The Official Map of San Francisco Cal., created by George F. Cram in Chicago in 1892, is a remarkable and detailed cartographic treatment of the City by the Bay.
The map provides a comprehensive view of the city, highlighting various features such as wharves, dry docks, forts, streets, parks, rail lines, rivers, buildings, and wards. This level of detail offers valuable insights into the urban layout and infrastructure of San Francisco during the late 19th century.
In addition to its informational content, the map's aesthetic appeal is enhanced by the inclusion of an attractive compass rose, adding an artistic element to the overall design.
George F. Cram (1842-1928), or George Franklin Cram, was an American mapmaker and businessman. During the Civil War, Cram served under General William Tecumseh Sherman and participated in his March to the Sea. His letters of that time are now important sources for historians of the Civil War. In 1867, Cram and his uncle, Rufus Blanchard, began the company known by their names in Evanston, Illinois.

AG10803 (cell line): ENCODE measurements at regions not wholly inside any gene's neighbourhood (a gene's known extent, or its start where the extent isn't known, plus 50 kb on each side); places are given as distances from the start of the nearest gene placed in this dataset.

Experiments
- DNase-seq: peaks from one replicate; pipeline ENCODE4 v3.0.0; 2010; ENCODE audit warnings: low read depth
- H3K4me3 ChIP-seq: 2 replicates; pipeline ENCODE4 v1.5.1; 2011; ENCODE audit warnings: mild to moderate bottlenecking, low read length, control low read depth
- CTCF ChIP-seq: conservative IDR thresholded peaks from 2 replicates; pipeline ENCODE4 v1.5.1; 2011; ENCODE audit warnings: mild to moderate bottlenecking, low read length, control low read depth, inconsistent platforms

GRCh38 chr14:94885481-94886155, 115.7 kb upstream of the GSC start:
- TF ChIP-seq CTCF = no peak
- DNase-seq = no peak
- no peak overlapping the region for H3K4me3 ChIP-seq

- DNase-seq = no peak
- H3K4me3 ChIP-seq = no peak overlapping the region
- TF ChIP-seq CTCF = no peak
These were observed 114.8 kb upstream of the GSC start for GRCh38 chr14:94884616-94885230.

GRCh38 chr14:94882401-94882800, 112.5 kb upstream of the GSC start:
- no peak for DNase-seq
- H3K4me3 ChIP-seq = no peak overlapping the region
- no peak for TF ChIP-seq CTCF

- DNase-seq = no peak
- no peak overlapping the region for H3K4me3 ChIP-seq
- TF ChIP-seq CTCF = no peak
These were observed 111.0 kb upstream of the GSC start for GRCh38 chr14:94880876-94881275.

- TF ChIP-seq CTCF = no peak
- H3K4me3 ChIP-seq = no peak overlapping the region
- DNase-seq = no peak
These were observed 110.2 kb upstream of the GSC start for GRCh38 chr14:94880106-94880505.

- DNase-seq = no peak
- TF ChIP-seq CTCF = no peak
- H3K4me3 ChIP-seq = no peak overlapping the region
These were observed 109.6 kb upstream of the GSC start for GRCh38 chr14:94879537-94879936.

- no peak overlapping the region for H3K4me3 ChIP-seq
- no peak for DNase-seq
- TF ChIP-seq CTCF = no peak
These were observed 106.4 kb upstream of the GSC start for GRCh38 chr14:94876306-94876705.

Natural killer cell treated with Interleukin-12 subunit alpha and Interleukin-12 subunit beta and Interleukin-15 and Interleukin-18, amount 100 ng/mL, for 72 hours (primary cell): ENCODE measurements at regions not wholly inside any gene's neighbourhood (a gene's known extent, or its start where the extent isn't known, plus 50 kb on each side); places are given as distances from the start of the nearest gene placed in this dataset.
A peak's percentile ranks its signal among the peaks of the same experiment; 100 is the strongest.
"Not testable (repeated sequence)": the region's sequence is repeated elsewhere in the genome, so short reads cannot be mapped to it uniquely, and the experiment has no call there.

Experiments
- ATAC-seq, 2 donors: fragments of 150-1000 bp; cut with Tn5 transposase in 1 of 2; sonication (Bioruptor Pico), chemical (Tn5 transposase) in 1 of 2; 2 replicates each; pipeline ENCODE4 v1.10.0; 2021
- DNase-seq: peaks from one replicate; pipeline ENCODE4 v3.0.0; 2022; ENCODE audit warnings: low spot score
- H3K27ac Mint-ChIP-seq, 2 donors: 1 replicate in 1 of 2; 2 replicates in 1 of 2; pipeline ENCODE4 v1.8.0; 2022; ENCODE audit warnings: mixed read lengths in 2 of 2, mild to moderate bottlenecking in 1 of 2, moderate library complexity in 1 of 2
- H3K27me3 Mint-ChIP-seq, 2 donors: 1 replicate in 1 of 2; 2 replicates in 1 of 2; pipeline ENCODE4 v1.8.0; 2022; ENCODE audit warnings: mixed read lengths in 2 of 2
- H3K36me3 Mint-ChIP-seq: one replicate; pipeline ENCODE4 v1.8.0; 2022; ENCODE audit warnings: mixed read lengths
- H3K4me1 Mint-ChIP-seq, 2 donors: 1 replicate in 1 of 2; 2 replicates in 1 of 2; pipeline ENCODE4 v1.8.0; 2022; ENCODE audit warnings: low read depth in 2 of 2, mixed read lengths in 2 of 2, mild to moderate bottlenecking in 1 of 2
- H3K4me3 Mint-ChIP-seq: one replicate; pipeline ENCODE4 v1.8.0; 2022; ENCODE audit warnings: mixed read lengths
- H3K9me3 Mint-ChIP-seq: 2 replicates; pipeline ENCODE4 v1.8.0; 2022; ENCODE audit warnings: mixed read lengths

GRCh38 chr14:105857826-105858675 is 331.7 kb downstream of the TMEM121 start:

Two years later, Cram became sole proprietor and the company was henceforth known as George F. Cram Co. Specializing in atlases, Cram was one of the first American companies to publish a world atlas. One of their most famous products was the Unrivaled Atlas of the World, in print from the 1880s to the 1950s.
Cram died in 1928, seven years after he had merged the business with that of a customer, E.A. Peterson. The new company still bore Cram’s name. Four years later, the Cram Company began to make globes, a branch of the business that would continue until 2012, when the company ceased to operate. For the final several decades of the company’s existence it was controlled by the Douthit family, who sold it just before the company was shuttered.